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MADISON, Wis. — “Are you ready to turn riots into revival?” the energetic black worship leader called out across the large crowd gathered outside the boarded-up Wisconsin Capitol Monday night.
Shouts and cheers emerged from the assembly, where hundreds of men, women, and children of all ages, races, and backgrounds congregated for an evening of praise. Twenty-somethings stood beside elderly couples, strollers and young families with picnic dinners spattered the capital lawn, fathers propped small children on their shoulders for a coveted view, and several women twirled flags to the rhythm of the music. Some attendees wore masks, but, unsurprisingly, the majority of the worshippers were more concerned with their spiritual lives than their physical ones.
— Kylee Zempel (@kyleezempel) September 14, 2020
After California Gov. Gavin Newsom overstepped his authority, declaring burdensome coronavirus restrictions that target religious gatherings, including banning singing in churches, missionary and worship leader Sean Feucht decided to take the church out of the building, meeting instead on California’s beaches and bridges in protest and declaring #LetUsWorship. Now the West Coast movement is extending to cities across America.
In less than 20 mins, @GavinNewsom is issuing an order to shut down all indoor church services across CA!
What a tyrannical move and drastic overreach of government into our religious liberties!!
LET US WORSHIP!!!!!
RT THIS AND LETS STAND AGAINST THIS INSANITY!!! pic.twitter.com/OokcTqVLNu
— Sean Feucht (@seanfeucht) July 13, 2020
One pastor and his wife from Madison told The Federalist that after about two months of trying to hold worship services over Zoom, they were thrilled to return to in-person services with their church. Now their congregation of about 50 people meets partially in person and online for those unable to physically attend. Under Dane County’s strict mask rules, however, churchgoers over age five attending indoor services must keep their faces covered, including when spaced apart, making expressions of worship and fellowship difficult or impossible.
The #LetUsWorship event Monday provided a chance for religious believers to forego those restrictions in protest. The pastor said he recognized many faces in the crowd from both his congregation and others in the Madison area.
We’re calling tonight a “Worship Protest” for legal reasons. 🤣
See ya in the streets next to GasWorks Park!
Live on Facebook at 6pm!
— Sean Feucht (@seanfeucht) September 7, 2020
Feucht’s political and religious activism stems from his Hold The Line organization, a movement that seeks to engage with the millennial generation to register them to vote, educate them on important issues, and mobilize them for action. Feucht believes Christians have a responsibility to engage in political issues, saying he thinks the argument that Christians don’t belong in government or activism is unbiblical.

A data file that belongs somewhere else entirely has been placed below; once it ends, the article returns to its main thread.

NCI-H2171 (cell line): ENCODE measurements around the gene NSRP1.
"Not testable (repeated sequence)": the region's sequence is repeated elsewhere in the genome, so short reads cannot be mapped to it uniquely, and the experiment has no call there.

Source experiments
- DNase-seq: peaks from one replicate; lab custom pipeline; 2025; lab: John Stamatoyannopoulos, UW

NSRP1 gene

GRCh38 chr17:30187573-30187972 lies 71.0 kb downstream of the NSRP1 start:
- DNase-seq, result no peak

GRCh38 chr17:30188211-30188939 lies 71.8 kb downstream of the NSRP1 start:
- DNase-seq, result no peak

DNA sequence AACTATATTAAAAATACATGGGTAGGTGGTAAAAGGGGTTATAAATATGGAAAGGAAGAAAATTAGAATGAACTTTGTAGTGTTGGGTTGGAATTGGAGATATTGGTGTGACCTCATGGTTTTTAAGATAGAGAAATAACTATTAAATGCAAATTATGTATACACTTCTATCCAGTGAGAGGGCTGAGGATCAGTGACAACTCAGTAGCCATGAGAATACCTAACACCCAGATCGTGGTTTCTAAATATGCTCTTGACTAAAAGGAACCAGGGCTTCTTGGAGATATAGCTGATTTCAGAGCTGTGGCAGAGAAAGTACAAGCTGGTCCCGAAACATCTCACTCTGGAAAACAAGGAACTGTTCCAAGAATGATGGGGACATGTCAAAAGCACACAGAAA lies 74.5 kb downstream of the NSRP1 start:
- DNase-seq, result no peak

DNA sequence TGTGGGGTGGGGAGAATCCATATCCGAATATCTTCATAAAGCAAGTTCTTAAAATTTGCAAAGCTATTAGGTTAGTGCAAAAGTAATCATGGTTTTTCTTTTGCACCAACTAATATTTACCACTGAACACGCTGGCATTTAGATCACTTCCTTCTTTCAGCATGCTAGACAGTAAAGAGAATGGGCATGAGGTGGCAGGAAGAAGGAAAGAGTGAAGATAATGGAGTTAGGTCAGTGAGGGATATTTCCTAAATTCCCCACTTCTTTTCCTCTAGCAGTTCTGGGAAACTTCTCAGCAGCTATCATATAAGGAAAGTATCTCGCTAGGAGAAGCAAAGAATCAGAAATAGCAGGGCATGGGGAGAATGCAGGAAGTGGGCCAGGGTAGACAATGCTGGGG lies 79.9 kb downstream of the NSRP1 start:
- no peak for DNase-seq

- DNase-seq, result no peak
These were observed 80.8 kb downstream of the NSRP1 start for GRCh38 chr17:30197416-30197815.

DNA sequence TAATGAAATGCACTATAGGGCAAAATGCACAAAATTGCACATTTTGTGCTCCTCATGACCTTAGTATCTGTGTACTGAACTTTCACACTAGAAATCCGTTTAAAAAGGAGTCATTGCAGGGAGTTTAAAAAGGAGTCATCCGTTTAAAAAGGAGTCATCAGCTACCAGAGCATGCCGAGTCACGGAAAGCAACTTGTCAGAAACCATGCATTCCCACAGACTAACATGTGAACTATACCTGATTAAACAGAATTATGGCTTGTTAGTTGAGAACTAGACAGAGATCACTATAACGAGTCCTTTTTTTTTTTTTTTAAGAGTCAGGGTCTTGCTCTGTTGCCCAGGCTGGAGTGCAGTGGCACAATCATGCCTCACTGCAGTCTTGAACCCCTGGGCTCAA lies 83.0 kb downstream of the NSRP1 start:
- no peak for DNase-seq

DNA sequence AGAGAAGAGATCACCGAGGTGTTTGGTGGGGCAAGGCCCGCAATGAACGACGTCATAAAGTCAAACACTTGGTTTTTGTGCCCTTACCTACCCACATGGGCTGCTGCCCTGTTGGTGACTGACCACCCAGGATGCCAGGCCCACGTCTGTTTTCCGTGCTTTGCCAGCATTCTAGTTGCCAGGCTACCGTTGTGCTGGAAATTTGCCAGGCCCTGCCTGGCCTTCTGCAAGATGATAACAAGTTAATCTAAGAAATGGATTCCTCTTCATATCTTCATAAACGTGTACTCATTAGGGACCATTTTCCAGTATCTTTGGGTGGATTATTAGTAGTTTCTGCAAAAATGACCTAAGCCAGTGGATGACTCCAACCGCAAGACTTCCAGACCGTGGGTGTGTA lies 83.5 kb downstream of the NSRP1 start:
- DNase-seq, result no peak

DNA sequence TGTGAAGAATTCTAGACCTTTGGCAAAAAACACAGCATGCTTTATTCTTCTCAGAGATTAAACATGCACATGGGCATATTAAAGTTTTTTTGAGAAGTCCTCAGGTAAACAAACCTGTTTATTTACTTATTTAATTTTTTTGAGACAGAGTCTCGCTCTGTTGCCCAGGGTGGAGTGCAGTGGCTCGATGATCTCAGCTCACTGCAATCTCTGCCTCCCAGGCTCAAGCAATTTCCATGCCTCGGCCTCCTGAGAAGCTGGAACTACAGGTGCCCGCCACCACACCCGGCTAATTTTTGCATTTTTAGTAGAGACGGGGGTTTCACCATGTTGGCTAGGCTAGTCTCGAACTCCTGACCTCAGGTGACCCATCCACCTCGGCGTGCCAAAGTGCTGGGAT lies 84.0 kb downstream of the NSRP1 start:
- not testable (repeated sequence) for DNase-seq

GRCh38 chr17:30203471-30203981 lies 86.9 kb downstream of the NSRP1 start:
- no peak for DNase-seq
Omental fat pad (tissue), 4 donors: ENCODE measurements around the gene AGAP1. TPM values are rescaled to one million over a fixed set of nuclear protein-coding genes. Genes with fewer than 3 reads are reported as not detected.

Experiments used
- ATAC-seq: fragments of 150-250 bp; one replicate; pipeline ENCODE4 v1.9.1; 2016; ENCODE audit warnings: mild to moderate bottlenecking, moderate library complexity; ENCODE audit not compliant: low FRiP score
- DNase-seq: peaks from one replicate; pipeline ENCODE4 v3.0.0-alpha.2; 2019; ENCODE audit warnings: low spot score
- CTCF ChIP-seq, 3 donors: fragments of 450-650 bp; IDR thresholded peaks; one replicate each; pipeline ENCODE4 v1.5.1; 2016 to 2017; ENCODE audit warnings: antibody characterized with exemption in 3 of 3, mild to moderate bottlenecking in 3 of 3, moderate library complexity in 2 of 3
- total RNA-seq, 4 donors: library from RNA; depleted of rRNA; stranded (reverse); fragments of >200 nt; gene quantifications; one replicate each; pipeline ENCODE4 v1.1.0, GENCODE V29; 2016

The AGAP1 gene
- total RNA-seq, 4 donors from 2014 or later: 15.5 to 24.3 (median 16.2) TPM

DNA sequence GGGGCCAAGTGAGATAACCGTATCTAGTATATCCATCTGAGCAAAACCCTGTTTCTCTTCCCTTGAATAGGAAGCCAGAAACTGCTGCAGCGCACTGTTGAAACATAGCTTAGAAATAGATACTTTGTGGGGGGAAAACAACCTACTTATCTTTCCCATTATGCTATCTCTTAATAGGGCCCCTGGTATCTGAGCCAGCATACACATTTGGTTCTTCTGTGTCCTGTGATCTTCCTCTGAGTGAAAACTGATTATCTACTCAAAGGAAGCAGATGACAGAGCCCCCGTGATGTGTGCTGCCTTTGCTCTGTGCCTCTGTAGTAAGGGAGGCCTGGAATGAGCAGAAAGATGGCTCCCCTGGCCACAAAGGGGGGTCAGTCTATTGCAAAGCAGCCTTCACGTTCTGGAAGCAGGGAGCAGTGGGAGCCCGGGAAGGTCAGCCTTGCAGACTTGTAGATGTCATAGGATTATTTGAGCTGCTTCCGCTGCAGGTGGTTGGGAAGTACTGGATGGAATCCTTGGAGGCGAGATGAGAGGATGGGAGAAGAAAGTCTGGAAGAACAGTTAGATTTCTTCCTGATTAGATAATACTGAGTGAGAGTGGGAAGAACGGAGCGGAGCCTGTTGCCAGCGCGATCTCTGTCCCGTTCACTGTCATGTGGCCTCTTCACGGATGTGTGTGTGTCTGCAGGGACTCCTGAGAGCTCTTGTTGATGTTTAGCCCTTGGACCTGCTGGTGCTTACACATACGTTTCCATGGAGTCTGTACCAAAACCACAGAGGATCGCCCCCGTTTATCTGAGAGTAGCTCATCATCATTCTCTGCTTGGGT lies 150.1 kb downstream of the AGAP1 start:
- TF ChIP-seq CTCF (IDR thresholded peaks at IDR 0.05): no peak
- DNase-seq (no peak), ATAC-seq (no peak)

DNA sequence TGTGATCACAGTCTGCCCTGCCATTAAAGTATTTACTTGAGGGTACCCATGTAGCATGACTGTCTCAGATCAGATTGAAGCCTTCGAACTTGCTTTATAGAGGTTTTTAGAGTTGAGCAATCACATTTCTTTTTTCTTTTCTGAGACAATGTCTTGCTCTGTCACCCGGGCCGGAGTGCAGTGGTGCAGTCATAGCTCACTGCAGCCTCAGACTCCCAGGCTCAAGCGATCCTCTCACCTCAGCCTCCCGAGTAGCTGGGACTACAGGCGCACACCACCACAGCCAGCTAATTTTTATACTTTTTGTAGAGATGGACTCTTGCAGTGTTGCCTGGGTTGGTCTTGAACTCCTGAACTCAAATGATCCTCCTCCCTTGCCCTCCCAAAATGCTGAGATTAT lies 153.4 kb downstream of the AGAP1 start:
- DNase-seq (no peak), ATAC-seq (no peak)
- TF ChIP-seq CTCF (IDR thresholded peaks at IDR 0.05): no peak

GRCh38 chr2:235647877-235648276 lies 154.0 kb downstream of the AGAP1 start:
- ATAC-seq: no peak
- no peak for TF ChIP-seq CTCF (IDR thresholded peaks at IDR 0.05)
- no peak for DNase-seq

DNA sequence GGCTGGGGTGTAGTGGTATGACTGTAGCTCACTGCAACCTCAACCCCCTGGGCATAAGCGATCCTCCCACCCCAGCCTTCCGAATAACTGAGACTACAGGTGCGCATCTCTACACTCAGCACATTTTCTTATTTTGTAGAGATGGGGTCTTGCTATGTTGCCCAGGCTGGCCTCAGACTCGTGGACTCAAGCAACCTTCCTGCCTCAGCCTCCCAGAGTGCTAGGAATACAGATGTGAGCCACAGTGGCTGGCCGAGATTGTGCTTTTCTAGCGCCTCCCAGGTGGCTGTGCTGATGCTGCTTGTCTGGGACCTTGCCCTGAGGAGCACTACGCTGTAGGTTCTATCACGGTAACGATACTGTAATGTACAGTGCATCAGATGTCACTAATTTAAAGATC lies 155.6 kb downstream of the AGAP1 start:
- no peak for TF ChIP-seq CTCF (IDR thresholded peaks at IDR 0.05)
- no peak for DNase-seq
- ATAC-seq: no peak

Jesus “was very active in talking to, rebuking, engaging with political leaders,” Feucht told The Daily Signal. “Look at David. He was a worshipper. He was a songwriter. He was a psalmist, but he was also a king. He ended up leading an entire nation into the promises of God in that position.”
Despite Big Tech censorship on social media, Feucht and his worship team have been touring the country, hosting revival events especially in cities plagued by racial unrest and rioting. During an August stop in Seattle in the former “autonomous zone,” violent protesters sought to disrupt the event, flashing knives and yelling obscenities, with one man carrying a sign that read “Hail Satan.” The #LetUsWorship group remained undeterred.
The event on Monday continued the tour stops among unsettled regions of the nation. Wisconsin’s capitol square remains boarded up after riots struck Kenosha 70 miles east just three weeks prior and violence swept Madison following the death of George Floyd earlier this summer. Feucht opposes the Marxist Black Lives Matter organization and condemns violence and cancel culture, yet he strives for true racial reconciliation, a major theme that saturated the night of worship.
“Every single person was created by God for this time and this season,” one female worship leader charged the crowd. “He doesn’t create anyone without a plan. He doesn’t create anyone without a purpose.” While racial reconciliation is a noble goal, she said, and justice should be brought in the case of Floyd and others, “Justice is found first … at the cross of Jesus Christ.” She continued, “We can learn to love each other the way Christ loves each and every one of us.”
The crowd sang songs of unity and offered prayers for reconciliation, abandoning the performative nature of the left’s graceless struggle sessions in favor of an appeal to an eternal message that transcends racial differences. While race-based fights and the politics of the pandemic continue to tear Americans apart, Feucht and his worship team are reminding Christians this is no time for the church to be quiet.
“It’s time for the church to rise up with one voice and tell our government leaders and the rulers of big tech that we refuse to be silenced!” Feucht said.
His group is hosting two more #LetUsWorship events in the Dairy State this week, Tuesday at 6 p.m. at the War Memorial Center in Milwaukee and Wednesday at 10 a.m. at the Kenosha County Courthouse.
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